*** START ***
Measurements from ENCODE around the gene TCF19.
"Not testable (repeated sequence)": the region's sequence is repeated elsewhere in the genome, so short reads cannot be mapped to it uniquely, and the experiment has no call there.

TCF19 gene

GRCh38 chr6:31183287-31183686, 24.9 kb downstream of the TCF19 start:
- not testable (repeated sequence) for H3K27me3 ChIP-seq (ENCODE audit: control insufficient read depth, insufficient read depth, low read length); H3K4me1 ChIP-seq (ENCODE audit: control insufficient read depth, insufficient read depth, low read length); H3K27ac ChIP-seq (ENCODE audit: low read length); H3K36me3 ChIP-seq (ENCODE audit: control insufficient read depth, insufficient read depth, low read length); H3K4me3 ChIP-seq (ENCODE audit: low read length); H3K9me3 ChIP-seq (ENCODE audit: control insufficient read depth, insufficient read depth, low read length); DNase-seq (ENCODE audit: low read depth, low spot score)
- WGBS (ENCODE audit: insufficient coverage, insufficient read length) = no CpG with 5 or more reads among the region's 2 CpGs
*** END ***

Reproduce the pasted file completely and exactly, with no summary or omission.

Measurements from ENCODE around the gene TCF19.
"Not testable (repeated sequence)": the region's sequence is repeated elsewhere in the genome, so short reads cannot be mapped to it uniquely, and the experiment has no call there.

TCF19 gene

GRCh38 chr6:31183287-31183686, 24.9 kb downstream of the TCF19 start:
- not testable (repeated sequence) for H3K27me3 ChIP-seq (ENCODE audit: control insufficient read depth, insufficient read depth, low read length); H3K4me1 ChIP-seq (ENCODE audit: control insufficient read depth, insufficient read depth, low read length); H3K27ac ChIP-seq (ENCODE audit: low read length); H3K36me3 ChIP-seq (ENCODE audit: control insufficient read depth, insufficient read depth, low read length); H3K4me3 ChIP-seq (ENCODE audit: low read length); H3K9me3 ChIP-seq (ENCODE audit: control insufficient read depth, insufficient read depth, low read length); DNase-seq (ENCODE audit: low read depth, low spot score)
- WGBS (ENCODE audit: insufficient coverage, insufficient read length) = no CpG with 5 or more reads among the region's 2 CpGs